A superior court docket choose in Sacramento is predicted at hand down her ruling quickly. McNeill mentioned he’s assured the choose will aspect along with his shoppers regardless of the brand new legislation due to different flaws in this system. If she disagrees, he mentioned, he might file one other swimsuit on different grounds.
“No matter the way you slice it, this system can be deauthorized,” he mentioned.
But Denise Elerick, founding father of the coalition, mentioned she believes her program will survive. She mentioned arguments about needle litter masks anti-homeless sentiment.
“They say it’s concerning the atmosphere nevertheless it’s not. They need folks to die and disappear,” she mentioned.
Decades of analysis reveals that needle giveaways aren’t a significant supply of air pollution, and that individuals who get needles from an alternate usually tend to eliminate them correctly than those that don’t.
A 2019 research by Santa Cruz County’s Health Services Agency discovered that for each 10 needles that ended up on the bottom or in a river, 1,000 made it right into a sharps container, used to gather used needles, or an official disposal level. The report concluded that lowering needle litter would require extra syringe applications and disposal websites, not fewer.
The Santa Cruz program, which started in 2018, offers out as many syringes as folks request.
In addition to providing 9 sizes of syringes, this system offers out sharps containers, ranging in capability from 1 / 4 gallon to eight gallons, which might be returned, picked up or left at disposal kiosks round city.
On one Sunday in August, 56 folks stopped by the van and 51 sharps containers had been distributed. The coalition wouldn’t disclose what number of needles it sometimes offers away.
The shoppers additionally gathered provides to guard them from staph infections, covid and different risks: condoms, hand sanitizer, masks, alcohol pads, drug-testing strips to ferret out fentanyl, and drugs to reverse overdoses. The program even provided clear pipes to encourage that medication be smoked — relatively than injected — and cut back the unfold of covid from sharing pipes.
Many who line up every week stay in close by parks and alongside creeks which are the main target of opponents’ environmental considerations. They mentioned they’ve a vested curiosity in conserving the atmosphere clear.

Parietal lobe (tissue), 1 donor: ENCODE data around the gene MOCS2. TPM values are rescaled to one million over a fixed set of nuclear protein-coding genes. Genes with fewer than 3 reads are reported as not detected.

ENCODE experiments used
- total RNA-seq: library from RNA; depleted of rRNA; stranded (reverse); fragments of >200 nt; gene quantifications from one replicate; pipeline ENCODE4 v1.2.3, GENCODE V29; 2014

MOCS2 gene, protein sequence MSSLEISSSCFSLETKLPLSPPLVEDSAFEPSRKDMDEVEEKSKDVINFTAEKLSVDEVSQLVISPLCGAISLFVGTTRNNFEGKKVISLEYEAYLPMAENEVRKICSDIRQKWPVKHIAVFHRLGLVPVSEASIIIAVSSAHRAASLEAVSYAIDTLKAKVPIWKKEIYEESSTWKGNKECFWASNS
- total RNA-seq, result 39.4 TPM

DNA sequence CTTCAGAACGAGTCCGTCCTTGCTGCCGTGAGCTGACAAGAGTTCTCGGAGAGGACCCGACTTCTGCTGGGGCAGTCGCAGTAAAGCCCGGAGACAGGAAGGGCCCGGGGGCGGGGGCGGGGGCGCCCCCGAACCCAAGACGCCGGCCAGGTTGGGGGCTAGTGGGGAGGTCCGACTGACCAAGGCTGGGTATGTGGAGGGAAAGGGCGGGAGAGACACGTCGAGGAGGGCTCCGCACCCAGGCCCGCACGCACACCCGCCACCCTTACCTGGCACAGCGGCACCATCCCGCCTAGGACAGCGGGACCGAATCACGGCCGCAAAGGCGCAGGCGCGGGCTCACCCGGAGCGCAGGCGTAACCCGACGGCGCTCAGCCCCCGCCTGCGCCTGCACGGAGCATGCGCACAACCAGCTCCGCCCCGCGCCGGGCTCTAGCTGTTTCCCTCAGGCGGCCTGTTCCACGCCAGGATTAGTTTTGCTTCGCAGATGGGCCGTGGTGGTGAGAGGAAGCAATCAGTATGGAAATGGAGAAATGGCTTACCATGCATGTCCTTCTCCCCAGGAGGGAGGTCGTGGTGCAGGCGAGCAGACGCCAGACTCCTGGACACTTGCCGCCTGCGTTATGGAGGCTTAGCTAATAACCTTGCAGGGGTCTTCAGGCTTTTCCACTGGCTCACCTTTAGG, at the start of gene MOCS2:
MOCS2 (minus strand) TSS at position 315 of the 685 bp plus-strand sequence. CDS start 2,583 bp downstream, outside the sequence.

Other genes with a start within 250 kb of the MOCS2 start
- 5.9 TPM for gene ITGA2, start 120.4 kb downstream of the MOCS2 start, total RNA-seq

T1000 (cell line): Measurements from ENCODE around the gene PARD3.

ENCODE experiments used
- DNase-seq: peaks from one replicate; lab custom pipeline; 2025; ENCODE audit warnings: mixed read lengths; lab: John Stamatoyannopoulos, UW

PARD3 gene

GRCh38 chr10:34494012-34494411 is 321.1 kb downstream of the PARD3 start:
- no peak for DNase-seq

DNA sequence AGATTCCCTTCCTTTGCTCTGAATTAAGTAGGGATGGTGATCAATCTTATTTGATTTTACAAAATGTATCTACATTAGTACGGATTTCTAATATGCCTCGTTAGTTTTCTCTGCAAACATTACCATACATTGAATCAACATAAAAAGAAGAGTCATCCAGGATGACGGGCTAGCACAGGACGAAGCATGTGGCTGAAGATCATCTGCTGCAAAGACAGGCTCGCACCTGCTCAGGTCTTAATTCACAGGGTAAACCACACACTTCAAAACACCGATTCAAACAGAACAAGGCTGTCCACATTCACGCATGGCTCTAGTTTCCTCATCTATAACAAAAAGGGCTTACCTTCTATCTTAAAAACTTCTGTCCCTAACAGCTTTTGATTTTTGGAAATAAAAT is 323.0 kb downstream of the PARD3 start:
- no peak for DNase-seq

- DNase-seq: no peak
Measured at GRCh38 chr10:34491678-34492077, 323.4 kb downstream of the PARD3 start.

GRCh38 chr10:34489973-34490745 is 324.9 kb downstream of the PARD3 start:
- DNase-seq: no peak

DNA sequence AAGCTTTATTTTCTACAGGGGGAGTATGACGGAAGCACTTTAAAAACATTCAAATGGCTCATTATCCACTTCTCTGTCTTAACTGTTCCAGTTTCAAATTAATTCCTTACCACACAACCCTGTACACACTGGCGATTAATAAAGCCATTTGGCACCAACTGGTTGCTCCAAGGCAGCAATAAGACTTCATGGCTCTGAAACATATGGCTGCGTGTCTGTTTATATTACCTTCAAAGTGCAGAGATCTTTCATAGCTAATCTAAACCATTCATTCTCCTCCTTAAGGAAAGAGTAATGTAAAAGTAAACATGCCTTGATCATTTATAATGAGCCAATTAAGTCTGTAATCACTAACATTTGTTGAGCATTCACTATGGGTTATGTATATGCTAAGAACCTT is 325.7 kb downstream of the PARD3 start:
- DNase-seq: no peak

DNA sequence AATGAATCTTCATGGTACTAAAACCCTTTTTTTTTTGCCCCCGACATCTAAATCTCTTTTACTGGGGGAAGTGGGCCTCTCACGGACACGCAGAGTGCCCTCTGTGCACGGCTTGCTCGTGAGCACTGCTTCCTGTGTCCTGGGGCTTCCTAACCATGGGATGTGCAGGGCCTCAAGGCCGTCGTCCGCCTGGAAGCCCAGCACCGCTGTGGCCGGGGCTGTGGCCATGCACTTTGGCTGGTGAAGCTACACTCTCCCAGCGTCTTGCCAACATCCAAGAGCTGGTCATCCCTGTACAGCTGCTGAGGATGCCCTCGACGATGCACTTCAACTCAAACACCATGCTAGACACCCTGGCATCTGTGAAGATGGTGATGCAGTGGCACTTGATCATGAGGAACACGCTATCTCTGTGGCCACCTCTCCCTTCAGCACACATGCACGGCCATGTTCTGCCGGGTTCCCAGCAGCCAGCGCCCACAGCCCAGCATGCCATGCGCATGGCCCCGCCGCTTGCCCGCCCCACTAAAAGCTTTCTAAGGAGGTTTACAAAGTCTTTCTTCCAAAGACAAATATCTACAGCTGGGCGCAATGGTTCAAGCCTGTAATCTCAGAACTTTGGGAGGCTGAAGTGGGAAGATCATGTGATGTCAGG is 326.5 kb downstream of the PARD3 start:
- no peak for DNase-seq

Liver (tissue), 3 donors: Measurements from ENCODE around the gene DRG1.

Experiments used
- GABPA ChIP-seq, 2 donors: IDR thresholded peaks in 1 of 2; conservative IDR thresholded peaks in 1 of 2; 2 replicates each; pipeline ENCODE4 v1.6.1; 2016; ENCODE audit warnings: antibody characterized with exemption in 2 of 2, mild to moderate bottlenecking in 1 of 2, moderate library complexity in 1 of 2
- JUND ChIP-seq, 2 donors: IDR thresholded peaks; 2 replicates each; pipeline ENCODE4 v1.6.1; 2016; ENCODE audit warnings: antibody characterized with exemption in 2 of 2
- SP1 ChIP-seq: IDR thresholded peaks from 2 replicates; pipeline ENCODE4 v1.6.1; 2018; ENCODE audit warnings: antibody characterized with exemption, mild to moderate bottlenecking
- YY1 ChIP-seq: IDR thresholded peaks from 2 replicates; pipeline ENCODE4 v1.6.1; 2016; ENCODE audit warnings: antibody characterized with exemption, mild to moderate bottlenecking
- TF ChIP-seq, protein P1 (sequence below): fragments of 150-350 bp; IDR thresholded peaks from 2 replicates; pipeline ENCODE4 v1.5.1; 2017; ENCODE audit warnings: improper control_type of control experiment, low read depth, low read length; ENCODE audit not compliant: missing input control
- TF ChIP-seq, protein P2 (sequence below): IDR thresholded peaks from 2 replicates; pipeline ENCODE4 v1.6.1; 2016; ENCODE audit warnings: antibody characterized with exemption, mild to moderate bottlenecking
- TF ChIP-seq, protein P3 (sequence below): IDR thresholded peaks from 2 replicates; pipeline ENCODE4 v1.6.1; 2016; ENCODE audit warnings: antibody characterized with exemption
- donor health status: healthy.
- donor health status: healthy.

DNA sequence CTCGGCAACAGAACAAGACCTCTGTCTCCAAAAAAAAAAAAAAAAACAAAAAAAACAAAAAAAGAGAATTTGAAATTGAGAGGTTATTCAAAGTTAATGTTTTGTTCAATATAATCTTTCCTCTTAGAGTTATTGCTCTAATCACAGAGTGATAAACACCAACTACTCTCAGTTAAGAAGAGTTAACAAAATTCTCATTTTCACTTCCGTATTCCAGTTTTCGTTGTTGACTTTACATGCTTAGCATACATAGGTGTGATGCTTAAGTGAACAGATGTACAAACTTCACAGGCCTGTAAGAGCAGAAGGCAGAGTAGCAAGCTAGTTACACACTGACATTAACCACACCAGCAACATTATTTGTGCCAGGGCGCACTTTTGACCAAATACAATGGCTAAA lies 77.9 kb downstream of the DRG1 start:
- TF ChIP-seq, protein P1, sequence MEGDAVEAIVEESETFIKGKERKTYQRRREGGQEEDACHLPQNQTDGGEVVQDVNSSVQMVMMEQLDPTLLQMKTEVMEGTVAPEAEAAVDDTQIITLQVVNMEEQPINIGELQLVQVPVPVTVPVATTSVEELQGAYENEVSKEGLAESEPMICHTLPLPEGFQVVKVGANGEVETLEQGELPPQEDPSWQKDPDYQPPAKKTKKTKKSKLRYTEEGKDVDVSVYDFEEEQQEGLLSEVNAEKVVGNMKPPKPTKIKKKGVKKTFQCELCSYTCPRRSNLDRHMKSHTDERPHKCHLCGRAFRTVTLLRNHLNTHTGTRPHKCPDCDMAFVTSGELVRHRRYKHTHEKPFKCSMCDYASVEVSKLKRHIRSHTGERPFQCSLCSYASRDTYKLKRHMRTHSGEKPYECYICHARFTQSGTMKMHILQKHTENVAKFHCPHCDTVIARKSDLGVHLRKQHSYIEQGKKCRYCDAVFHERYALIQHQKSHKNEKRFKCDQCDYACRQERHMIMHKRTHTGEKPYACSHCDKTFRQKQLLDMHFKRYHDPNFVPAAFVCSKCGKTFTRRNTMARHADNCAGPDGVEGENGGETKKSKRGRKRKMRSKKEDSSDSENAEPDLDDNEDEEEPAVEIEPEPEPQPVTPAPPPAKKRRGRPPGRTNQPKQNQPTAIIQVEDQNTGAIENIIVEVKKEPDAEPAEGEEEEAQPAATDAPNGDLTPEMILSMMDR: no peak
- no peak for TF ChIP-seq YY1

“Just as a result of we’re drug addicts doesn’t imply we don’t deal with ourselves,” mentioned one lady, 35. (In order to watch how this system works, KHN agreed to not identify the folks procuring provides.) “Yeah, I stay in a tent, however my tent is clear. I attempt to deal with different folks and I deal with myself.”
The new legislation comes too late for applications like Chico’s, as a result of the town has since handed an ordinance banning syringe exchanges. Similar bans have been adopted in Anaheim, Oroville, Butte County, Yuba City and elsewhere previously few years.
Ryan Coonerty, a Santa Cruz County supervisor, mentioned the county possible received’t undertake a ban, although he’s disenchanted by Newsom’s choice. He believes the nonprofit needle program in Santa Cruz contributes to needle air pollution greater than the county-run program, which requires folks to show in used needles to get recent ones.
“We will proceed to wrestle with needle litter and, sadly, not get any assist from the state to cease needles from going into the ocean, parks and seashores,” he mentioned.
But the Centers for Disease Control and Prevention and different public well being companies say one-for-one applications restrict the methods folks can safely eliminate sharps, forcing them to hold onto their needles till the subsequent needle alternate. That’s not sensible, in line with the individuals who lined as much as get needles from the Santa Cruz program.
“Lots of us are homeless,” mentioned one 40-year-old lady, “and we will solely keep someplace for therefore lengthy.”
This story was produced by KHN, which publishes California Healthline, an editorially unbiased service of the California Health Care Foundation.